Fading Fast Daytime Work, Nightime Recovery

The most common and frustrating part about how Sjogren’s affects energy, is that, for  most of the day, energy is high.  By evening, I am fading fast.


I wake up feeling pretty good given some of the ongoing symptoms of Sjogren’s Syndrome.  My work day is full physically and intellectually.  I maintain working relationships and make decisions made.

Lunch time is a chance to take a break.  I get some chores done at home and do necessary maintenance on my eyes and my teeth.  As I return to work after lunch, I still feel pretty good.

As the work day moves on, I feel myself loosing a bit of patience with problems that come up.  I continue to address all that needs to be done, but I can often sense that I am a bit less quick.

There is a sense of accomplishment with each day of work that I complete.  I am an asset to the company, but I have also worked through dry eyes and dry mouth.  Although my joints ache intermittently, that has not slowed me down.

Fading Fast

Done for the day, I head home looking forward to my evening.  Dinner conversation is great, but I can’t help but talk about my frustrations during the day, which seem amplified as I talk.

With a quick review of the evening’s errands, we’re off to get things done. As we begin shopping here, returning something there, I begin fading fast.  After an errand or two taking maybe an hour, I find that I cannot concentrate on what is happening. I don’t want to get out of the car and walk into a store let alone from shop from aisle to aisle.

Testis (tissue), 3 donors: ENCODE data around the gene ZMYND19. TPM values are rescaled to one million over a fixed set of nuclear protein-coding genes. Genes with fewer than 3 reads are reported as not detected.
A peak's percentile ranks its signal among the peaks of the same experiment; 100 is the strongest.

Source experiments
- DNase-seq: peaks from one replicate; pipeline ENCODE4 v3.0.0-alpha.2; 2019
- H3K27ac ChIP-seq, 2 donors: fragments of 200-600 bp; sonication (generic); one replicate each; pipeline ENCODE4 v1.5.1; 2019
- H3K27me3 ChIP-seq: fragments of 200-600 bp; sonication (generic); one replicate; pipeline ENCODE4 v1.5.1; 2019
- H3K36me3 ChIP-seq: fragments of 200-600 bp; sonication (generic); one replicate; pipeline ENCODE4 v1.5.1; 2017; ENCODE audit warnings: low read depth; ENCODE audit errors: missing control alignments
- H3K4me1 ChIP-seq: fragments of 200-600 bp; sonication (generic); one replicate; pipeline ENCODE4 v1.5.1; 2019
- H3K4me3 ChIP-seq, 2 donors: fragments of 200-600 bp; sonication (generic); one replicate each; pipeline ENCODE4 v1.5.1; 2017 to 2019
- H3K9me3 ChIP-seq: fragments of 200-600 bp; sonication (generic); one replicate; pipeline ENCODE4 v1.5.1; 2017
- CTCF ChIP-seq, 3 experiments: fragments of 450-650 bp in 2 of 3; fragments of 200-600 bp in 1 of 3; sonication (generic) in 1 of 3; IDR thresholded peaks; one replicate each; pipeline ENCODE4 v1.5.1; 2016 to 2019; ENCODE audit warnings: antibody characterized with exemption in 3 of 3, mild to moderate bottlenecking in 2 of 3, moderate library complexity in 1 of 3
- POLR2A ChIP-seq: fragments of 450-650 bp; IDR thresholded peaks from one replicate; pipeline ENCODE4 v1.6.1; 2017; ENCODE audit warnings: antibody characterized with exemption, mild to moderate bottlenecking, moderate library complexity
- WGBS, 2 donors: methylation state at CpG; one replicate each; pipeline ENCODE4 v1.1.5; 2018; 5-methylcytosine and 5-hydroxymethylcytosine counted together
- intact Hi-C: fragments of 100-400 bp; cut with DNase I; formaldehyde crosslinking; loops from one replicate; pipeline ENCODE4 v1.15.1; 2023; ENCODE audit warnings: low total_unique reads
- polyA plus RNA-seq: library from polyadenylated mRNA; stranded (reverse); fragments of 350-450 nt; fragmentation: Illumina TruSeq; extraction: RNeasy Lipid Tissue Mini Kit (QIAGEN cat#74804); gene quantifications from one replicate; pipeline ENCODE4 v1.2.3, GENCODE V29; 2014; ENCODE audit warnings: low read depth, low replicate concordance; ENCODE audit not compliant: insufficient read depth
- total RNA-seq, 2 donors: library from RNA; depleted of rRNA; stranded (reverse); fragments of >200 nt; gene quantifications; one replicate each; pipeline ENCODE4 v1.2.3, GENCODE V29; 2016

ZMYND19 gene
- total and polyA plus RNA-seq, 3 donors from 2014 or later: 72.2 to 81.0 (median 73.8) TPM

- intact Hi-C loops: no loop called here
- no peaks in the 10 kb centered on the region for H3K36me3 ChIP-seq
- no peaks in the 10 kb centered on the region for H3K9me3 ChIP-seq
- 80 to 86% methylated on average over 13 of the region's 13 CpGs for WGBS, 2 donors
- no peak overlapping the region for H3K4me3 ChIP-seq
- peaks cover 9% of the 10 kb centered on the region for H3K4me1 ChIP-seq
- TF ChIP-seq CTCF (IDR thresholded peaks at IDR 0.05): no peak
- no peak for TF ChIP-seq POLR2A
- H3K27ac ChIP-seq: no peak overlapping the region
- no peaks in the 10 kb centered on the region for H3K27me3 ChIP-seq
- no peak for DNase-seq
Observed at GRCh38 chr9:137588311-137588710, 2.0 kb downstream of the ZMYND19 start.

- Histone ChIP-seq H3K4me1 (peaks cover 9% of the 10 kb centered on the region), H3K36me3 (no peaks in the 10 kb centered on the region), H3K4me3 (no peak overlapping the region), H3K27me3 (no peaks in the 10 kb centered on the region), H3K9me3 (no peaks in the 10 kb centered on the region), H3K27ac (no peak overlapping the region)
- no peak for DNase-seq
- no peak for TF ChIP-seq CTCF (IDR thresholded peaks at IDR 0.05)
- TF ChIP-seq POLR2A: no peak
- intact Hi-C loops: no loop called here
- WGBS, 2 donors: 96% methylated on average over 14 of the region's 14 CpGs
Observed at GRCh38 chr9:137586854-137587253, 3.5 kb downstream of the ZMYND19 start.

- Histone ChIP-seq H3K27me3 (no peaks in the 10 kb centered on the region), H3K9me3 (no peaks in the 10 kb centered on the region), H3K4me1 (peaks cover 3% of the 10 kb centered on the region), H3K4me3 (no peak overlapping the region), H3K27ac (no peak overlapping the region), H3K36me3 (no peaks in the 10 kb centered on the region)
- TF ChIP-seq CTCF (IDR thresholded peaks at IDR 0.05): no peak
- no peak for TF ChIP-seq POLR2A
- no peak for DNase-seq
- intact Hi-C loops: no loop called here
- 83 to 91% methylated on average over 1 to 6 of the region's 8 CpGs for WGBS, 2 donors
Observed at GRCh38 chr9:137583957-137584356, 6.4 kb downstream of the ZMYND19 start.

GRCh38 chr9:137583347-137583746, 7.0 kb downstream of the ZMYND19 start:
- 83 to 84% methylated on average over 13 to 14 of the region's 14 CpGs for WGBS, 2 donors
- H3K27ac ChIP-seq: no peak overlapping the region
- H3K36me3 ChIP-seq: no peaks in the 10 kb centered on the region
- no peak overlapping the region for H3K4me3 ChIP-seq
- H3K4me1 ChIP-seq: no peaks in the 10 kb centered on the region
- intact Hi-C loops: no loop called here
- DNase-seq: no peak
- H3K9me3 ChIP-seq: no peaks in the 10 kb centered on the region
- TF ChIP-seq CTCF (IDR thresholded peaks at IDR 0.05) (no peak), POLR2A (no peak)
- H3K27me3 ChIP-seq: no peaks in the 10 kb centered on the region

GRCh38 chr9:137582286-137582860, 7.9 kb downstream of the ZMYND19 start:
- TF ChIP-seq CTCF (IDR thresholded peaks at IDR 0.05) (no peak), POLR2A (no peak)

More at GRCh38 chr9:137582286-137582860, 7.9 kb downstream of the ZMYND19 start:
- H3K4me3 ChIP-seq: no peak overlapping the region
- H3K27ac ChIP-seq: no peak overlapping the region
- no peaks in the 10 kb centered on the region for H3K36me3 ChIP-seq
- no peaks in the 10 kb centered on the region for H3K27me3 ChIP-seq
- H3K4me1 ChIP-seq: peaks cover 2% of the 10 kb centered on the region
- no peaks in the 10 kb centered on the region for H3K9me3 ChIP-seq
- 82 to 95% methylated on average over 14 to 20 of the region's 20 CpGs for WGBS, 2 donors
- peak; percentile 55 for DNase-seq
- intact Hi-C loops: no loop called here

As soon as I am in for the evening, I get into my pajamas and relax….. usually in front of the TV because it doesn’t take much thinking and less activity.  Often I fall asleep for the evening, sitting up in front of the TV.  I generally wake up about 30 minutes before bedtime.

Again, after maintaining my eyes and teeth, I get into bed intending to watch TV.  Fading FastUsually, within 5 minutes, I am asleep until my alarm goes off in the morning.  I am ready to start the day again.

What’s Normal?

I realize that decreasing stamina can set in as age increases. When I compare myself to my siblings and friends around my age, I think I am less active.  I can do things, but for very short periods of time.  Being aware of this causes me not to want to begin some activities which I think I will have to stop in relatively short order.

I take some medications to moderate the symptoms of Sjogren’s caused drowsiness.  This only accentuates the fatigue I feel as the evening progress.

“Chronic fatigue is one of the most prevalent and debilitating symptoms in primary SS (pSS). Approximately 70% of pSS patients suffer from disabling fatigue, which is associated with reduced health-related quality of life.”  This opinion was offering in the article “Primary Sjögren’s syndrome: too dry and too tired” collaborated on by Wan-Fai Ng and Simon J. Bowman

How Things Should Be.

Although I get things done at home, I need most of the evening and all of my weekends to build my energy for the coming work day and the next work week. I would like to see things reversed.  It would be great to be doing things at home and with my family all day and recuperating in the evenings to do things at home again.

This is my goal.

Please take the time to leave a comment below.  Do you find yourself  able to work through the day, but needing the evening to recuperate?

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